(cba:news) observing techniques

Joe Patterson jop at astro.columbia.edu
Thu Jul 1 17:53:57 EDT 2004

By the way, I wanted to stress again the advisability of what has become
our standard observing technique: white-light photometry with good time
resolution (better than ~60 s).  Unless you have a 20-inch or better, you
just can't afford to lose the factor of 8 in counts that a filter will
exact.  With rare and quite subtle exceptions, the waveforms of CVs very
closely resemble each other in all passbands relevant to ground-based
photometry.  So with filters you degrade the signal and get little back in
return.  The best reason to use filters is not that you'll see new
phenomena (because you won't - or worse, you will because your data is now
of much lower quality)... but because it minimizes differential
extinction, which is a hazard of our enterprise.

With the 1.3 m telescope on Kitt Peak, we usually use a V filter, but only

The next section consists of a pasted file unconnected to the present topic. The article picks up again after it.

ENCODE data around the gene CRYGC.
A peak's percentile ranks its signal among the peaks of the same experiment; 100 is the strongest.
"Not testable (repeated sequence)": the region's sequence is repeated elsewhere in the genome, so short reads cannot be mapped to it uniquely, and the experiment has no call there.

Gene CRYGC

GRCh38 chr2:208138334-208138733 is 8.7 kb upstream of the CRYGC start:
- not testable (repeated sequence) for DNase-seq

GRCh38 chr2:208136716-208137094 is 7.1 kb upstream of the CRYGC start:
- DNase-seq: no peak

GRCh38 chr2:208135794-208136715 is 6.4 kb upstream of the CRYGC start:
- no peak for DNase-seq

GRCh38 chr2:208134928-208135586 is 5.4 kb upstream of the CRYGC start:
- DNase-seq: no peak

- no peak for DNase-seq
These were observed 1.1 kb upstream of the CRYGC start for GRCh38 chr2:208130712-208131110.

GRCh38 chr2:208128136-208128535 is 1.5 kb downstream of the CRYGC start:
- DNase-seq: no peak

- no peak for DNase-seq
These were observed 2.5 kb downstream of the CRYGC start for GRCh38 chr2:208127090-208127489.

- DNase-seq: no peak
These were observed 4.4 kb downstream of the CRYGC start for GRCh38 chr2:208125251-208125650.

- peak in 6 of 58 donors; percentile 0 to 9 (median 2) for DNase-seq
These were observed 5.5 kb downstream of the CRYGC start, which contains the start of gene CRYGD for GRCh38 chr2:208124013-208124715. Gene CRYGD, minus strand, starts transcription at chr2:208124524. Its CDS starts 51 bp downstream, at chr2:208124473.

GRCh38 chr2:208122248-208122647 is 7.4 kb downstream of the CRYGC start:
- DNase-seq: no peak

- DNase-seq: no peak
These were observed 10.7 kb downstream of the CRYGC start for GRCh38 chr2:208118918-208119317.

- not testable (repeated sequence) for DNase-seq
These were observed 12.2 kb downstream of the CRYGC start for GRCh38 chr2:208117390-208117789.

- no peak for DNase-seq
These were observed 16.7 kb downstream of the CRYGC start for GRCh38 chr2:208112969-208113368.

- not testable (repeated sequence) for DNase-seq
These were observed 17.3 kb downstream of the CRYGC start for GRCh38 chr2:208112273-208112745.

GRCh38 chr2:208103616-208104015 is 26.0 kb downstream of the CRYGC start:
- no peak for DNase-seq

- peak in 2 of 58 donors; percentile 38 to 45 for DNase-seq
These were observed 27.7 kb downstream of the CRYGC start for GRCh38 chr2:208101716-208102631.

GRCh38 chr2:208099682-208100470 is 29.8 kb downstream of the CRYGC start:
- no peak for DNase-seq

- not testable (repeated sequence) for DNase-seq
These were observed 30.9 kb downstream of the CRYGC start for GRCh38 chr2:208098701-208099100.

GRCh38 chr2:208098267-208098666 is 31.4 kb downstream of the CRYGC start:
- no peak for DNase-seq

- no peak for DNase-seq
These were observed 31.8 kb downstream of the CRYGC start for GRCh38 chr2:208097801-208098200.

to reduce differential extinction - and only because we have enough
photons to reject 90% of them.  Occasionally for a special purpose we'll
spin filters and get BVRI time series.  But only in specialized cases.
For faint stars the penalty is really huge - a factor of 8 in counts, and
about a factor of 6 in time resolution.  At 10th magnitude you might be
able to afford that... but generally your data will be of much greater
usefulness if you observe unfiltered (and fairly fast).

Nothing new there; just a reminder.


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